What You Should Know
Trichoglossum hirsutum is a species of fungi in the family Geoglossaceae. It is a black club-shaped fungus 3–8 cm high. The cap is usually 1–2 cm tall. The spores are produced on the enlarged upper part. The flesh is thin, tough and brownish. The stem is up to 6 cm long and 1–4 mm thick, cylindrical and velvety. It is found in woodlands in North America, Europe, Macaronesia and Africa. They’re usually found fruiting in moss beds in the bush or sometimes on lawns.
This mushroom is one of several black earth tongues that occur locally. All require a microscope for identification.
Other names: Hairy Earth-Tongue, Shaggy Earth-Tongue, Velvety Earth-Tongue, Velvety-Black Earth-Tongue.
Trichoglossum hirsutum Mushroom Identification
3 to 8cm tall overall, the stromata are black and club-like, comprising a longitudinally indented fertile section 2cm long above a more or less cylindrical and velvety infertile stem.
The fertile section is covered in stiff black spines 150-225µm long that extend beyond the tips of the asci.
Cylindrical, 180-220 x 20-24µm; 8-spored, with the spores in parallel bunches - not unlike hands of slimline bananas.
Ascospores elongated cylindrical to fusiform with an acute base and a rounded apex; fairly thick-walled; smooth, 80-195 x 5-7µm; multiseptate (usually 15-septate).
Paraphyses are filiform, 2-3µm in diameter except for the tips and extending slightly beyond the asci; curved or coiled at the apex, which is swollen to 4-6µm in diameter.
Odor and Taste
Habitat & Ecological Role
On the ground in unimproved grassland and in mossy dune slacks, often on acidic soil.
Trichoglossum hirsutum Look-Alikes
Similar earthtongue that grows in the same habitats, but it does not have hairs on its fertile surface.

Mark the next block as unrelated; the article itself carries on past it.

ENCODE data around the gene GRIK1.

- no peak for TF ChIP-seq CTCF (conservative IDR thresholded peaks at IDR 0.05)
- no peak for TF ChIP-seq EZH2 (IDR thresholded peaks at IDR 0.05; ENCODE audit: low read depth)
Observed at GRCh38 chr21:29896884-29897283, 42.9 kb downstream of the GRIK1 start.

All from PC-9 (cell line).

Is an ascomycete of similar size. It grows on dead hardwood and its stromata (compound ascomycetous fruitbodies) are not usually laterally compressed or indented.
Similar but has spores 50–115 micrometers, with 7 divisions.
Geoglossum fallax and Microglossum viride
Are also similar.
Trichoglossum hirsutum Taxonomy and Etymology
This earthtongue species was described in 1794 by Christiaan Hendrik Persoon, who gave it the scientific binomial name Geoglossum hirsutum. It was French mycologist Jean Louis Émile Boudier who in 1907 transferred this species to the genus Trichoglossum (which Boudier himself had created in 1885), thereby establishing its currently-accepted scientific name as Trichoglossum hirsutum.
Synonyms of Trichoglossum hirsutum include Geoglossum hirsutum Pers.
The genus name Trichoglossum comes from Tricho- meaning with hairs (a reference to the tiny hair-like spines, known as setae, on the spore-bearing surface) and -glossum meaning tongue.
The specific epithet hirsutum also means hairy.
Photo 1 - Author: Holger Krisp (Creative Commons Attribution 3.0 Unported)
Photo 2 - Author: Len Worthington (Creative Commons Attribution-Share Alike 2.0 Generic)
Photo 3 - Author: Alan Rockefeller (Creative Commons Attribution-Share Alike 3.0 Unported)
Photo 4 - Author: natureluvr01 (Creative Commons Attribution 2.0 Generic)
Shape: Coral Fungi
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